Michael Shmith

Die Walküre 

by
11 February 2022

Richard Wagner’s famous pronouncement, ‘Kinder, schafft Neues!’ (‘Children, create something new!’), has often been the inspiration to take daring creative risks, particularly (but not exclusively) with productions of his works. Using The Ring as a starting point, directorial licence has been extended in all sorts of intriguing ways that have, over the years, seen Valkyries roaring around on motorcycles, Rhinemaidens as strutting Victorian doxies, the dragon Fafner at the turret of an army tank, Wotan as a Texan oligarch, Siegfried as a hippie, and Gunther and the Gibichungs as Nazis.

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Trio by William Boyd

by
October 2020, no. 425

The first three chapters of William Boyd’s beguiling new novel, Trio, are devoted to the waking habits of three people: a novelist called Elfrida Wing, stirred from slumber by the brightening morning sun; a film producer called Talbot Kydd, jolted into a new day by an erotic dream taking place on a beach; and an American actress called Anny Viklund, who, it seems, hasn’t had the time to consider sunrays or reverie. Anny, the only one of the trio not to wake up alone, has spent a vigorous night with a younger man called Troy Blaze.

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Salome 

Victorian Opera
by
26 February 2020

For all its intense brevity, Salome is notoriously difficult to stage and perform. Richard Strauss might have adroitly described his opera (first performed in 1905) as ‘a scherzo with a fatal conclusion’, but his great admirer Gustav Mahler was closer to the mark when he said ‘deeply at work in it … is a live volcano, a subterranean fire’. Both points of view were more than justified by this generally fine performance of Salome.

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It was what Lawrence Durrell described as ‘the flickering of steel rails over the arterial systems of Europe’s body’ that steadily transformed nineteenth-century Europe into a cultural and social unity that would last until the outbreak of World War I. Not everyone was happy about this. Rossini, who was terrified of trains, stuck to coach travel, while others, including the German poet Heinrich Heine, took a sort of reverse-Brexit view, writing: ‘I feel as if the mountains and forests of all countries are advancing on Paris. Even now, I can smell the German linden trees; the North Sea breakers are rolling against my door.’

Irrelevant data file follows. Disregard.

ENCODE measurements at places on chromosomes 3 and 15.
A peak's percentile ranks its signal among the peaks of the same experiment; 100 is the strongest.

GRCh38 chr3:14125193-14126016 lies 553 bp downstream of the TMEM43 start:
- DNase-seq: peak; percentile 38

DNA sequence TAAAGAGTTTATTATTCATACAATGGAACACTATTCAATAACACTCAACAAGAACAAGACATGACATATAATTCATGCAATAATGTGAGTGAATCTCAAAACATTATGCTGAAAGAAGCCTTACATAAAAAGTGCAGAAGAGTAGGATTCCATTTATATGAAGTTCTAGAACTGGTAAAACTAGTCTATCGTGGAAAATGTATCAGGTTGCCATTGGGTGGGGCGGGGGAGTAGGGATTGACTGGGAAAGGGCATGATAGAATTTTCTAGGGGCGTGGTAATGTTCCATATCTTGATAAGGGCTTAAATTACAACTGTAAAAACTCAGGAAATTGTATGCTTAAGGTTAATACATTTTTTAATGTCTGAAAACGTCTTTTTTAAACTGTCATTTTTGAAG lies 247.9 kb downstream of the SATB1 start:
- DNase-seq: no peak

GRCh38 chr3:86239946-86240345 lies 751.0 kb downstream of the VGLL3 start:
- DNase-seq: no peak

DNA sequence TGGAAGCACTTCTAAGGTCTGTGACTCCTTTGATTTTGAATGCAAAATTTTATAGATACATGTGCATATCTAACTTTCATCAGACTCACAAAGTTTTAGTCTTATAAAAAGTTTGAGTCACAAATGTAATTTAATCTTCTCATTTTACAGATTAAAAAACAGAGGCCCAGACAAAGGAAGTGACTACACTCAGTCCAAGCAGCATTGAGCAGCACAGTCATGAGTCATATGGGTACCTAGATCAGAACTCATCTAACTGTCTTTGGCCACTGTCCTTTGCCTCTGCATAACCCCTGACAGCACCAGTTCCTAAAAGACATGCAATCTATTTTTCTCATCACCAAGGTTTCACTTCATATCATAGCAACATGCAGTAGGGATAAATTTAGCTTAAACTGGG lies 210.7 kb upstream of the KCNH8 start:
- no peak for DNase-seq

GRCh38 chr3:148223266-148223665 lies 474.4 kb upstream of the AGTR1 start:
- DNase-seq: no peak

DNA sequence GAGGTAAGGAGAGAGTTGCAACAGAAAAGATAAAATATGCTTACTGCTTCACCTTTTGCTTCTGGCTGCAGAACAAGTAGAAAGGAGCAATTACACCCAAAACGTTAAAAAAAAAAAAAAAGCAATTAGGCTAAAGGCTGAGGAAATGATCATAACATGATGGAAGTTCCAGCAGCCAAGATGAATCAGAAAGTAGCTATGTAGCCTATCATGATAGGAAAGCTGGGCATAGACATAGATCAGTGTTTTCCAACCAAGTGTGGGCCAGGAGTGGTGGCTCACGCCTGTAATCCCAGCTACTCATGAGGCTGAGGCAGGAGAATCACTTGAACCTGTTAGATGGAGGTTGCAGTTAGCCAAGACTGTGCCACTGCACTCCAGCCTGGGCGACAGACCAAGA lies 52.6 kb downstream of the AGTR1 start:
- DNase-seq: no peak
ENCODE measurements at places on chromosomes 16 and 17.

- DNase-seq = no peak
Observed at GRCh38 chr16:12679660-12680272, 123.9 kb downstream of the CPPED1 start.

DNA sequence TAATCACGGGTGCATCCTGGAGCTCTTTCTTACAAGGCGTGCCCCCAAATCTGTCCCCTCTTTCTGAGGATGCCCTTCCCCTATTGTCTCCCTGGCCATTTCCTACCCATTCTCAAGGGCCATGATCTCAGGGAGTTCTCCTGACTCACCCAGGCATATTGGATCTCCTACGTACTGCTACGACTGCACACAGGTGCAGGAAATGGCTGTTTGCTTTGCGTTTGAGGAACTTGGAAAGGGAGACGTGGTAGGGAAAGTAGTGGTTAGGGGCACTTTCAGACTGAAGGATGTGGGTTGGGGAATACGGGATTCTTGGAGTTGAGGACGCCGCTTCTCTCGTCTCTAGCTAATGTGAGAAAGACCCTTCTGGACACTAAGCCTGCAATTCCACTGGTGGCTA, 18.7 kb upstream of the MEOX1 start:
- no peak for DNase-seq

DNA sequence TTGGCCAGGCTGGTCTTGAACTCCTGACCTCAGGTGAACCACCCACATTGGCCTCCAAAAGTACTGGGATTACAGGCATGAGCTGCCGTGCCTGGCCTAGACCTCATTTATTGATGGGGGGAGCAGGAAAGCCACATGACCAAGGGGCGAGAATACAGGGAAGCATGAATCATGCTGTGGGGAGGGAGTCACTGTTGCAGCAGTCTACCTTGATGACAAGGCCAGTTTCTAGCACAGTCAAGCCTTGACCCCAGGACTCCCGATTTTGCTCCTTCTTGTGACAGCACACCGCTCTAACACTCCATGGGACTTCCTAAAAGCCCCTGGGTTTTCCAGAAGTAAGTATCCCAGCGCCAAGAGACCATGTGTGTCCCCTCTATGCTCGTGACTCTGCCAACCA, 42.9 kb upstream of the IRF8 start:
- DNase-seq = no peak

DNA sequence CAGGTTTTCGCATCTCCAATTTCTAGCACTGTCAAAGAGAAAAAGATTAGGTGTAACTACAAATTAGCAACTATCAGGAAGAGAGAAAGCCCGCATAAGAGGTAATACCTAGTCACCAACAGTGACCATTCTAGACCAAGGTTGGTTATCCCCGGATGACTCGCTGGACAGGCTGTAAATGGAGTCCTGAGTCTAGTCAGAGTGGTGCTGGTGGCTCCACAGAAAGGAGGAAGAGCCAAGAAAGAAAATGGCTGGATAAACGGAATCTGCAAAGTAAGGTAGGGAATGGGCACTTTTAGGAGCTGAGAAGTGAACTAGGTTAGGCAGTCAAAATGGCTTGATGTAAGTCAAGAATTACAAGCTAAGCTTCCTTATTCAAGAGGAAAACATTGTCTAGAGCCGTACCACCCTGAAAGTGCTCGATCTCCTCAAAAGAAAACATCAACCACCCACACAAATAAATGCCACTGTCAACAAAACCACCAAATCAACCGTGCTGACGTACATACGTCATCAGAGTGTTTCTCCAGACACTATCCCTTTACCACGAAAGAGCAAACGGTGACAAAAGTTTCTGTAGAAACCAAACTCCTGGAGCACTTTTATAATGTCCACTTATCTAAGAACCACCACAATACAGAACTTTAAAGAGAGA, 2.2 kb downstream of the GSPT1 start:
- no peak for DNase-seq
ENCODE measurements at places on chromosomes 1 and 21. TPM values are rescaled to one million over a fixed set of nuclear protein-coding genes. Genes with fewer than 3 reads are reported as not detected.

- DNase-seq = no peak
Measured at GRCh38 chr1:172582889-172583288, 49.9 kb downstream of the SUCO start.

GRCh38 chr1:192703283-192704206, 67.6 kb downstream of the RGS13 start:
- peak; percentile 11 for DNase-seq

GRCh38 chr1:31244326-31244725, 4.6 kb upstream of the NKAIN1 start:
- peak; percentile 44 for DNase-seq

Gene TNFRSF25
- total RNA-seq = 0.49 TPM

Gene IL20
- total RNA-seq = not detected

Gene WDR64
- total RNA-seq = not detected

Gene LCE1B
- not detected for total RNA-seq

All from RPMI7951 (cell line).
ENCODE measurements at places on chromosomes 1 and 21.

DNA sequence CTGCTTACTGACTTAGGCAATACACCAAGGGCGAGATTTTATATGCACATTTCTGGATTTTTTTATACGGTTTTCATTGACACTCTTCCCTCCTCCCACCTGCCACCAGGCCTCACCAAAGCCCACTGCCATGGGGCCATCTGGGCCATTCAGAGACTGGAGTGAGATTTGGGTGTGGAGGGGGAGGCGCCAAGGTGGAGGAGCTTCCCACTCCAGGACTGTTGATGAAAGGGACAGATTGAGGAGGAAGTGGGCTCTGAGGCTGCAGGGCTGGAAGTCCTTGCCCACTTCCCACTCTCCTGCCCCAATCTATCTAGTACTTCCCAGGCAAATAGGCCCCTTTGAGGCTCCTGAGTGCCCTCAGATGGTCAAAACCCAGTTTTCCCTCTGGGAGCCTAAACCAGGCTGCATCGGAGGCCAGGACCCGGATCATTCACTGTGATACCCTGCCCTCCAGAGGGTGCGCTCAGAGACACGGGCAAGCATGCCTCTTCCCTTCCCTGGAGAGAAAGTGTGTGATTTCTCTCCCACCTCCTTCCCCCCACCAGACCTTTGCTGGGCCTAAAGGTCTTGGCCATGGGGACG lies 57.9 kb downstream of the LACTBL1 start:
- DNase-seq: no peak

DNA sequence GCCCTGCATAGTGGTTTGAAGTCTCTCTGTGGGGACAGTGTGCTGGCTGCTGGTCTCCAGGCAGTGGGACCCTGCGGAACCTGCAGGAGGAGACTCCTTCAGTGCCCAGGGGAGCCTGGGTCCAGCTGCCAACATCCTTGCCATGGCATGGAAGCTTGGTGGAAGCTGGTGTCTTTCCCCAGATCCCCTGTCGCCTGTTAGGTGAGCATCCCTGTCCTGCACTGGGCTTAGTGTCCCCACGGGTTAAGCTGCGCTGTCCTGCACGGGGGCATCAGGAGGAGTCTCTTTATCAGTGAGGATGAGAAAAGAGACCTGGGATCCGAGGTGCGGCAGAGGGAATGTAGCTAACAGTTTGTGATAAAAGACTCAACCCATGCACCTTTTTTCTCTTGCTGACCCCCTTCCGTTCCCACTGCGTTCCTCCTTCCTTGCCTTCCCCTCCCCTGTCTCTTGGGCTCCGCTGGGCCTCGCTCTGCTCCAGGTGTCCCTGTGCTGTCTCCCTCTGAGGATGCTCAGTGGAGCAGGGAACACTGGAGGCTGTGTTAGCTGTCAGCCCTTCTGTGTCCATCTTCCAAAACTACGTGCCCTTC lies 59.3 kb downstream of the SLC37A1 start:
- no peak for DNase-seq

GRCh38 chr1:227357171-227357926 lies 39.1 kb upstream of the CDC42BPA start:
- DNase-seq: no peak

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The trouble with musical longevity as it affects conductors, especially ones we see often, is they are always the age we expect them to be as against the age they once were. From the vantage point of the present, therefore, it is tempting to regard Sir Andrew Davis as having always been the person he is now; a sort of reverse-Peter Pan whose youth we are incapable of imagining.

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Hansel and Gretel 

Melbourne Symphony Orchestra
by
29 November 2019

This charming, persuasive, and glowing concert performance of Hansel and Gretel, part of Andrew Davis’s final Melbourne Symphony Orchestra season before he steps down as chief conductor, more than proved (if proof is required) what an outstanding opera conductor he is. Maybe, in future seasons, when Davis returns as the orchestra’s conductor laureate, there will be more: perhaps Berg’s Lulu, another of the maestro’s favourite operas, which the MSO would perform magnificently.

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To celebrate the year’s memorable plays, films, television, music, operas, dance, and exhibitions, we invited a number of arts professionals and critics to nominate their favourites. 

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Let it be said – indeed proclaimed – that Opera Australia’s new production of Wagner’s paean to life and art and love is musically as close to a triumph as it could have been. If, by the end, you feel the outside world is a better place than the one you temporarily abandoned six hours earlier, then Die Meistersinger von Nürnberg has surely wrought ...

One day not that far away, I suspect, hot-metal memoirs will grow cold on the slab. Thus the triumph of technology over the nostalgia of those days when journalistic skills included not only being up to shorthand speed but being able to read upside down and back to front. The latter skill ...

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It has to be said straight away that William Tell is a colossal challenge, almost as much for its audiences as its performers. People talk of Wagner’s Curse (what can go wrong, usually does, in spades), but Rossini’s operatic swansong is not far behind. What makes it especially daunting for any opera company brave or foolhardy enough ... ... (read more)
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